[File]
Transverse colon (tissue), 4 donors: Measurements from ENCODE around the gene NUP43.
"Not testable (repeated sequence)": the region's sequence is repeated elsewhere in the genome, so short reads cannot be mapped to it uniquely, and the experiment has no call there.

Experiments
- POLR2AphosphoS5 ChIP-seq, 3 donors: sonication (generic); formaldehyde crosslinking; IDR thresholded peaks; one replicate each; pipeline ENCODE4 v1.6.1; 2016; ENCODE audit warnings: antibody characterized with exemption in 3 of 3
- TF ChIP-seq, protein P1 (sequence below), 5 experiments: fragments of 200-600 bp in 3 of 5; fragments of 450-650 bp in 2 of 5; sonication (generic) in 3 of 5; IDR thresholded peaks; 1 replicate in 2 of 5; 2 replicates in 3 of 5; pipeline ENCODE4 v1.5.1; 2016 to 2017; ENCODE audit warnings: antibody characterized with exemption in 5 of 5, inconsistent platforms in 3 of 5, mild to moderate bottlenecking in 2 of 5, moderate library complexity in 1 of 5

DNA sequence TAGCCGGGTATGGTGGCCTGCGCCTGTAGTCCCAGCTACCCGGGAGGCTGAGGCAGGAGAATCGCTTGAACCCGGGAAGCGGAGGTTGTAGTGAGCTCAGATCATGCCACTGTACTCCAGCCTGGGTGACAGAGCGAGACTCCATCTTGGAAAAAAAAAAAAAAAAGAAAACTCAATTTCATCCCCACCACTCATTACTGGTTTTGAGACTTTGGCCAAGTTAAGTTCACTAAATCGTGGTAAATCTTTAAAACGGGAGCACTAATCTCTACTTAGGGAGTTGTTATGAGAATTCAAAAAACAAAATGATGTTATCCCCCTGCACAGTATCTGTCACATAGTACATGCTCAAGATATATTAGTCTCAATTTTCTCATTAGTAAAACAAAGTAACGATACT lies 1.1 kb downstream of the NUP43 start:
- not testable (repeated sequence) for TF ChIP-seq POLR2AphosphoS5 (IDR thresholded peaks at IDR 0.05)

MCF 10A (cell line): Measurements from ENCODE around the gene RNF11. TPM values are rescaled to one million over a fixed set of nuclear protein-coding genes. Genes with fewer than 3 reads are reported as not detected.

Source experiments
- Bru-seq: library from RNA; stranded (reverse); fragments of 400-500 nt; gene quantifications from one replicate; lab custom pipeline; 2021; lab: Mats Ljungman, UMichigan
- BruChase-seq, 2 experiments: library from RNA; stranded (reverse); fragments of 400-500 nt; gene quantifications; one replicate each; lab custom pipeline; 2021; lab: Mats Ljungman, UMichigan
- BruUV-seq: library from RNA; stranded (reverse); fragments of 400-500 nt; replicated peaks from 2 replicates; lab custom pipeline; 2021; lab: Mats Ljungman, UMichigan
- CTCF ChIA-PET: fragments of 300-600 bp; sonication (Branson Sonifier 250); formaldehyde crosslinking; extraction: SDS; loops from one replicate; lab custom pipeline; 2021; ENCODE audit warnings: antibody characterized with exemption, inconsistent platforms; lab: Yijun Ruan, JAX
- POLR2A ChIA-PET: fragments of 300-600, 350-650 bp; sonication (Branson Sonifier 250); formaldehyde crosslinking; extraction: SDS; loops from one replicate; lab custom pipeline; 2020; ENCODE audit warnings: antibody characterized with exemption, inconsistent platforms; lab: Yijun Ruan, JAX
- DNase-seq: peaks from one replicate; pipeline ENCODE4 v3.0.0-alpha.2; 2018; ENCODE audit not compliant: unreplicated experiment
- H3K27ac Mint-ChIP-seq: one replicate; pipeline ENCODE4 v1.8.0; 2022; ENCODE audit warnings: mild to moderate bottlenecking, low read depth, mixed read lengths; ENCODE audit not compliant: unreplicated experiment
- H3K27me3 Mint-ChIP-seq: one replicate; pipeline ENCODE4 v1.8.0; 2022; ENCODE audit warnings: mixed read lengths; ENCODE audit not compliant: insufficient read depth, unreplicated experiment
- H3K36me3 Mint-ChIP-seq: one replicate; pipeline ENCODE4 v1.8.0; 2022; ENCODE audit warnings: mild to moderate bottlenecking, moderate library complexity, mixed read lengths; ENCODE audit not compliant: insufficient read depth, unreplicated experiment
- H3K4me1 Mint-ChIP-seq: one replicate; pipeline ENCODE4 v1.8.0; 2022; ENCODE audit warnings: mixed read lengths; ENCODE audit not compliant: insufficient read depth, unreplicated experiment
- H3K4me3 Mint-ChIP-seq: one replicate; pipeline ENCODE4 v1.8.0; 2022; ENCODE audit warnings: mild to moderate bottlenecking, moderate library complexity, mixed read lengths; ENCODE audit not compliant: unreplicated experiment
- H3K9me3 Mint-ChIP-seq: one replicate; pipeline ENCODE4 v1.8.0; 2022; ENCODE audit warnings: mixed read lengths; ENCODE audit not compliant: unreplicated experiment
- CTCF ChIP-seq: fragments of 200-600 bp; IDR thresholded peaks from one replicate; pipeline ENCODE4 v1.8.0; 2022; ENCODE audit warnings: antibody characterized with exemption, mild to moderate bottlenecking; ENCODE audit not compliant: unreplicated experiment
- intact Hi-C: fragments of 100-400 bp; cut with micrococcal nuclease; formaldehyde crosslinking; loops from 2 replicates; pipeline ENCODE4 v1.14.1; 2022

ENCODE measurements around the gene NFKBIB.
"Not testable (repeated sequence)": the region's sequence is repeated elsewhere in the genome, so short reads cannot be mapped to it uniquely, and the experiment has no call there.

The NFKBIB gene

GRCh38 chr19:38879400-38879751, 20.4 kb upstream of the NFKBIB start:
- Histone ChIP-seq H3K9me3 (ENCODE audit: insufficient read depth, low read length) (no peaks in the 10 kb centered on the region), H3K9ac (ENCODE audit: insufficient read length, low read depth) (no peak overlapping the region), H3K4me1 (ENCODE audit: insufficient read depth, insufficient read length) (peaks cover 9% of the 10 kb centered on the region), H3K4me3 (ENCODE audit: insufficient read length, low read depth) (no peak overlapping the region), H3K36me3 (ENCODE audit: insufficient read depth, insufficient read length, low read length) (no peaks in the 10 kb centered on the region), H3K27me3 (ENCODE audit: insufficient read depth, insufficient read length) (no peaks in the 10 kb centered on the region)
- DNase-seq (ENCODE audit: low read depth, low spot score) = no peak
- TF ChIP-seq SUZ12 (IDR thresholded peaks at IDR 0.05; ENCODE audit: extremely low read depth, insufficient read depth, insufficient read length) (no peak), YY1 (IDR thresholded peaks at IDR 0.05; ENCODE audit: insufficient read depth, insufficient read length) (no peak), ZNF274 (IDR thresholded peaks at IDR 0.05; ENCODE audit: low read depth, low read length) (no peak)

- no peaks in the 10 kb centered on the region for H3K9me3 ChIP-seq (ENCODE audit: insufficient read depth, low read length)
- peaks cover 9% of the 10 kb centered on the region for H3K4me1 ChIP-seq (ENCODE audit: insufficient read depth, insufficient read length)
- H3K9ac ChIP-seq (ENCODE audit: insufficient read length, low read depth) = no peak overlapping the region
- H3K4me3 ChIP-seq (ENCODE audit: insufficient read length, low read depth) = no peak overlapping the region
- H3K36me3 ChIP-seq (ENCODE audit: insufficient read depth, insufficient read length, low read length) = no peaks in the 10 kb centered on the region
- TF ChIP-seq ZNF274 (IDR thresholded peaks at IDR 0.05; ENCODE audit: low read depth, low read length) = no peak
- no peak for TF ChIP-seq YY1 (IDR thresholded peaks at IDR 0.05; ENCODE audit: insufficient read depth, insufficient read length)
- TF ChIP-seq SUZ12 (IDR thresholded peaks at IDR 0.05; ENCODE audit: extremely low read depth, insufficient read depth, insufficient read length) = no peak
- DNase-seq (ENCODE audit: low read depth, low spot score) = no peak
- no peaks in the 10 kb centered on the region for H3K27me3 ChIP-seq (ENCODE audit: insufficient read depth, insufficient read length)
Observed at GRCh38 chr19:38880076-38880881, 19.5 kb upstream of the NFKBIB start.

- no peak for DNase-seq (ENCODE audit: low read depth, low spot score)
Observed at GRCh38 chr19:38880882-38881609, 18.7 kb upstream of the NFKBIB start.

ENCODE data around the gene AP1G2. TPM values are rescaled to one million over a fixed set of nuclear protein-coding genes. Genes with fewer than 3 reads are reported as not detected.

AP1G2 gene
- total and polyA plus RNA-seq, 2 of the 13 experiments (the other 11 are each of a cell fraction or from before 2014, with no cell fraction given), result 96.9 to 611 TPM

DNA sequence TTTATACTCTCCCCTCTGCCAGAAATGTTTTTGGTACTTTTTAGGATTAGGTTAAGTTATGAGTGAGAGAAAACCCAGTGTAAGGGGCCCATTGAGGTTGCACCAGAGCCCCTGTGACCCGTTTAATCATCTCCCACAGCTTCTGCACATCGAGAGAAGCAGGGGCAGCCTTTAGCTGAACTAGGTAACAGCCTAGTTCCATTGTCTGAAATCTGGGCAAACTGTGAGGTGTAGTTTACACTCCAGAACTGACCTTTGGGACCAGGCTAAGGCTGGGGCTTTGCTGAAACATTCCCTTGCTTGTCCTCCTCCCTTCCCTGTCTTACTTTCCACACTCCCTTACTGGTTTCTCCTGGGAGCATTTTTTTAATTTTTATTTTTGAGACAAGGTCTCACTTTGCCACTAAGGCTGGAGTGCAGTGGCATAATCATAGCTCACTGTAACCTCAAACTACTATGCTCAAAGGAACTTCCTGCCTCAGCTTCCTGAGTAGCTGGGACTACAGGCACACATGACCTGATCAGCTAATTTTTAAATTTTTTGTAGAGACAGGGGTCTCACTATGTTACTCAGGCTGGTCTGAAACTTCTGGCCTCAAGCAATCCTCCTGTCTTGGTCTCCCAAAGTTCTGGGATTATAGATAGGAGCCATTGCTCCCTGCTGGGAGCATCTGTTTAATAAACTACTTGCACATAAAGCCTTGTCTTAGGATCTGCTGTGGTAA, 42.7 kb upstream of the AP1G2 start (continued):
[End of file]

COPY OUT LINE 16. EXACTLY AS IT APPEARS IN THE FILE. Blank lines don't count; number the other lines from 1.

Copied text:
- H3K27ac Mint-ChIP-seq: one replicate; pipeline ENCODE4 v1.8.0; 2022; ENCODE audit warnings: mild to moderate bottlenecking, low read depth, mixed read lengths; ENCODE audit not compliant: unreplicated experiment